With increasing market liberalization and the integration of the agricultural sector of developing economies into world markets, rural transformation is accelerating. Commodity and financial flows and the processing of agricultural goods up to the final consumers have become more sophisticated.
This integration of agricultural and food product markets is likely to grow further as obstacles to the free flow of agricultural goods on international markets diminish. Analysis of an entire value chain means that important opportunities and constraints that may not be apparent when considering single production systems or chain layers in isolation can now be identified and analysed. Recent studies show that looking at the entire value chain (rather than just parts of it) offers better insights. This enables an understanding of both financing within a value chain and financing that is tailored to fit a value chain (Miller and Jones, 2010).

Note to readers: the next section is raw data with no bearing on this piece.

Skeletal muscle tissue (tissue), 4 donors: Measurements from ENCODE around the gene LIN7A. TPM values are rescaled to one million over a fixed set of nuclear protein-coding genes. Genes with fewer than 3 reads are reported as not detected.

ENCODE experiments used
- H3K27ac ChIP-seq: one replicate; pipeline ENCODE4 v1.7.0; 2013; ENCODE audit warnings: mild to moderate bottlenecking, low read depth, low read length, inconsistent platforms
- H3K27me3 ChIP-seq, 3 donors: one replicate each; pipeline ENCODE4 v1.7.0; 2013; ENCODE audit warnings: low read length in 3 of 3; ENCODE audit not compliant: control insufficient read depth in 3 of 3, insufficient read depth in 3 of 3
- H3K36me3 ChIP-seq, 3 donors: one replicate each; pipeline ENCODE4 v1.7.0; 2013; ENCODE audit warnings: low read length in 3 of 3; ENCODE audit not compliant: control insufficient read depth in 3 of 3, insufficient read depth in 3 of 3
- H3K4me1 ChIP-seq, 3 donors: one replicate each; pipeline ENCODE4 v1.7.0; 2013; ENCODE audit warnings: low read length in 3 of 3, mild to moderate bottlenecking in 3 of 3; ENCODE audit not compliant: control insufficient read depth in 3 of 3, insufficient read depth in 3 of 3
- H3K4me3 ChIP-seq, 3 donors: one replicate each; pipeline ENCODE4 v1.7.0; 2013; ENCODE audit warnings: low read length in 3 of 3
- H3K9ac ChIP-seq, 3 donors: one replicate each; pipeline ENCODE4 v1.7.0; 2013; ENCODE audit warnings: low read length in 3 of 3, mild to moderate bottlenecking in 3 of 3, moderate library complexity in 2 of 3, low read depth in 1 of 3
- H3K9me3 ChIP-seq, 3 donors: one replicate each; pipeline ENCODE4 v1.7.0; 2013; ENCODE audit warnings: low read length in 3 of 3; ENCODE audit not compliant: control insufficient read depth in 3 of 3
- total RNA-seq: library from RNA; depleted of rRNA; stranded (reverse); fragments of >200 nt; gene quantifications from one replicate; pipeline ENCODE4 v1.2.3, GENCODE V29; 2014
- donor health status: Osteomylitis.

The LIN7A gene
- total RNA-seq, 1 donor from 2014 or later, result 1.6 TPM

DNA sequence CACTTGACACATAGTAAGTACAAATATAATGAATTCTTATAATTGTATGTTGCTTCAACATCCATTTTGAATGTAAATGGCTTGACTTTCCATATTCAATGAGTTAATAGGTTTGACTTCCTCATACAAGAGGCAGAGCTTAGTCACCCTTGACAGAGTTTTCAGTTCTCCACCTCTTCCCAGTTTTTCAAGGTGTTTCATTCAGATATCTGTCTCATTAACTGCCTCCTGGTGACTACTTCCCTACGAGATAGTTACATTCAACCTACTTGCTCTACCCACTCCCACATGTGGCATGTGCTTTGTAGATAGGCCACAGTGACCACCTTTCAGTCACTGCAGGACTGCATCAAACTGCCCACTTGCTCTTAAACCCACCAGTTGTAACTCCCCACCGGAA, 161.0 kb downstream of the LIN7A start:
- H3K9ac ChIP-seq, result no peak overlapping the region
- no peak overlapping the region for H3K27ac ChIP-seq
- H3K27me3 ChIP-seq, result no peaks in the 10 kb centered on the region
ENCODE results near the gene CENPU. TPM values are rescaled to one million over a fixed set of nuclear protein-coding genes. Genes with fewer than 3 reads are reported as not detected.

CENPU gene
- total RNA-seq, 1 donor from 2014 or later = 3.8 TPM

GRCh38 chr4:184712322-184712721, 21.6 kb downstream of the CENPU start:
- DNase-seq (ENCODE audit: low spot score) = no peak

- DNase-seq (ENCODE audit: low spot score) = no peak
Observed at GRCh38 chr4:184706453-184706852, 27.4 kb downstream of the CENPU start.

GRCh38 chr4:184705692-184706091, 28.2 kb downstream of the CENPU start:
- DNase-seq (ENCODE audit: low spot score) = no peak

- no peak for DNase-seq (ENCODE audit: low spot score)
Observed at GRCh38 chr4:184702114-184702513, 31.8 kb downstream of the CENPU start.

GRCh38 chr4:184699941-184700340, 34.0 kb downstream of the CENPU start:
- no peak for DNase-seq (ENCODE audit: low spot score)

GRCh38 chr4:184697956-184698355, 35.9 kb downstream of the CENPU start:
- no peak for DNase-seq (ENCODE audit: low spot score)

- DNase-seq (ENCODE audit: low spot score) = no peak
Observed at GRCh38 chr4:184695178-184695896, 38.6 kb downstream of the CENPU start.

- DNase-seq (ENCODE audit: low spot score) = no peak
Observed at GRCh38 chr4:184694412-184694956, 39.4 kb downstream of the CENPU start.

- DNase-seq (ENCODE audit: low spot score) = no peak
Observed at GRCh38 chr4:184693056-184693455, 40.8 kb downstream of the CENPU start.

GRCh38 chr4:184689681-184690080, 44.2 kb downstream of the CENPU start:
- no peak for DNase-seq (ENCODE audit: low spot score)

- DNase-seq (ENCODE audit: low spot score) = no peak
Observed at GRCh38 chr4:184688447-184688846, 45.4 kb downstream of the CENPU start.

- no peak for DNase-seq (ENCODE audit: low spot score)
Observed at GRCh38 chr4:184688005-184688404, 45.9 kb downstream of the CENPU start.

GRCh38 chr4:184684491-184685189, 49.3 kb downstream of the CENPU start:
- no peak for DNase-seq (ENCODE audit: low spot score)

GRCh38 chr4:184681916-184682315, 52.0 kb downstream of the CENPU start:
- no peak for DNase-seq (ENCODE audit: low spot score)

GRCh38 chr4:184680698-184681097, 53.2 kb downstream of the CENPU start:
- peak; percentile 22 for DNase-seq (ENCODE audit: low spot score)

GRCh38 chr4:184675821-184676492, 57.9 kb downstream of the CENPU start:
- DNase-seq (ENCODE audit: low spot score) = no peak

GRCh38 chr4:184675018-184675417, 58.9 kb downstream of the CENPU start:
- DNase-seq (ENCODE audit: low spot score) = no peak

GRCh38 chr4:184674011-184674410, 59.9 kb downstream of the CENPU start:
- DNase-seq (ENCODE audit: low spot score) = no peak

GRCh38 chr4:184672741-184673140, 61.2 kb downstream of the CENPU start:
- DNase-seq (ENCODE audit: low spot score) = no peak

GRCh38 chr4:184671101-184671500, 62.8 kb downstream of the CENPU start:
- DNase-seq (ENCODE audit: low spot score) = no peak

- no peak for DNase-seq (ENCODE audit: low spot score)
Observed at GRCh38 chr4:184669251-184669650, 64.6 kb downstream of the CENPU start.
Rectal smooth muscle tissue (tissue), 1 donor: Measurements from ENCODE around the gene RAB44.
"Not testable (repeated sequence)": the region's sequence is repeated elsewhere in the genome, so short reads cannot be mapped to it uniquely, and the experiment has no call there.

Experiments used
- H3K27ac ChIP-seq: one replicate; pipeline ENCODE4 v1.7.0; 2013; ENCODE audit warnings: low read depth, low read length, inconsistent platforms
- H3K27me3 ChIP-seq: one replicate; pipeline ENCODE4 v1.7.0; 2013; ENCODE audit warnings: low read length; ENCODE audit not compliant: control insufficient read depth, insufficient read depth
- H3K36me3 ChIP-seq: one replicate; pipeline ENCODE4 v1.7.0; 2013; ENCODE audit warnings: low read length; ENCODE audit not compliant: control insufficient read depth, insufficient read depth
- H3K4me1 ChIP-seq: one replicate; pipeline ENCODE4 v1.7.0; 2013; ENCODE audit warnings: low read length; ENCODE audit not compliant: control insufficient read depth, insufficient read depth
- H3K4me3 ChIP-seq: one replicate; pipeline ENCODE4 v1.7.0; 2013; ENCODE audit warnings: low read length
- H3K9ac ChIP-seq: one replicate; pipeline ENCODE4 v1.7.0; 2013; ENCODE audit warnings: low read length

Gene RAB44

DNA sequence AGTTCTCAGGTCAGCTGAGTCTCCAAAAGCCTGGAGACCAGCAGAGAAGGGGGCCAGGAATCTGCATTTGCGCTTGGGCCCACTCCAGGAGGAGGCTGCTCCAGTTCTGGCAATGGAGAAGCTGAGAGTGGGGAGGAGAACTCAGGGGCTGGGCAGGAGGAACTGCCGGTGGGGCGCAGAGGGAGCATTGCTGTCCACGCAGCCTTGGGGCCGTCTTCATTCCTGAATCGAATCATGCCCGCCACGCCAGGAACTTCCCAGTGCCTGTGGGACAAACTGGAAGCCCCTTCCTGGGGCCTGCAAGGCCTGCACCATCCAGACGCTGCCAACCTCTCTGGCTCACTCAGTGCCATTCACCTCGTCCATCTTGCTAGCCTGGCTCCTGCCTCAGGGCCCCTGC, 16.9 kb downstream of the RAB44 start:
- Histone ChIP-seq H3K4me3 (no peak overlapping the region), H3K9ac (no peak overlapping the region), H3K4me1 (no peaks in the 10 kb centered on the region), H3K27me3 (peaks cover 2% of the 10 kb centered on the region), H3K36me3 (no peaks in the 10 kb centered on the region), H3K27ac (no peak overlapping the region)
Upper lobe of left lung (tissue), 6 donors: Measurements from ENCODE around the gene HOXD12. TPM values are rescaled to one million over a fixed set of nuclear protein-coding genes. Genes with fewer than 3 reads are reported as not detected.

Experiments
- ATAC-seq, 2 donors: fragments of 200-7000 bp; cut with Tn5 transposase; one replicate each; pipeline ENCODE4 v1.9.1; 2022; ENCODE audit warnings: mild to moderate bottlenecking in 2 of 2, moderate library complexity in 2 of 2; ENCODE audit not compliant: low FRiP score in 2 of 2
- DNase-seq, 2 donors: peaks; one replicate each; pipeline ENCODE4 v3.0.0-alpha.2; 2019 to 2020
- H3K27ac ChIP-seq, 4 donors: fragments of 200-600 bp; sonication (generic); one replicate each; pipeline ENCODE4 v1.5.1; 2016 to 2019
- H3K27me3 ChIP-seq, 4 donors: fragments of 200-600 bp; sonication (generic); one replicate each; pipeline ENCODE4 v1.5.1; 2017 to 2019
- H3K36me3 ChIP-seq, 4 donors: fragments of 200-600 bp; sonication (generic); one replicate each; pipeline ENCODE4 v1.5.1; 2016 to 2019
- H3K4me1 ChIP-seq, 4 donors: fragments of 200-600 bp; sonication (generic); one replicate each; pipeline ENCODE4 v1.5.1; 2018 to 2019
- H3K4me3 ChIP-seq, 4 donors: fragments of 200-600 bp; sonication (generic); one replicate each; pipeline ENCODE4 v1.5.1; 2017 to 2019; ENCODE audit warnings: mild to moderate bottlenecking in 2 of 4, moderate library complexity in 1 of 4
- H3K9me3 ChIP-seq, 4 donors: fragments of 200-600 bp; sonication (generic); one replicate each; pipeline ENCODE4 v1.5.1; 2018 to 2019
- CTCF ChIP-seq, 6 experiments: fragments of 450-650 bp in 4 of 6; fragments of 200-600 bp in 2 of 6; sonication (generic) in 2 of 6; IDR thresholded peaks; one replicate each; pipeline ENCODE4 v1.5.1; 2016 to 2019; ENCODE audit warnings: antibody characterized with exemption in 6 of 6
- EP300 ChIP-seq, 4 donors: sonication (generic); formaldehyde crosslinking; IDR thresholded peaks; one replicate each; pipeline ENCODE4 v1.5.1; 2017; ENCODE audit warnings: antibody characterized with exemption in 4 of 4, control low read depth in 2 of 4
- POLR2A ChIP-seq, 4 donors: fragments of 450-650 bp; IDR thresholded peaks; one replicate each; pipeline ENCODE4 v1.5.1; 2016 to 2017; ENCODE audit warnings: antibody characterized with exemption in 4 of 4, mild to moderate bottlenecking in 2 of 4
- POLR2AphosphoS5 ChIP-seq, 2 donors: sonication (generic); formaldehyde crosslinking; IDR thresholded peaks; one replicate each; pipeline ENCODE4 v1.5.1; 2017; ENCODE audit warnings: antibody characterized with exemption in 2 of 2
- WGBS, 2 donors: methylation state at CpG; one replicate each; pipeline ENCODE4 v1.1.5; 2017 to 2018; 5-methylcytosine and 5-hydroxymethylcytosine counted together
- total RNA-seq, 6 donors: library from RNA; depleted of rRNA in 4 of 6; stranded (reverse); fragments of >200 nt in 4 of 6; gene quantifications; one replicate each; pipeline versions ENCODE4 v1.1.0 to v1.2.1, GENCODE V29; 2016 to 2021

The objective of this paper is to provide development policymakers, i.e. the GPFI Subgroup on SME finance with some practical recent insights on new trends in agricultural value chain financing: what works, what does not work and why? What are good practices, success factors and lessons to be learnt from recent experiences, covering the past five years?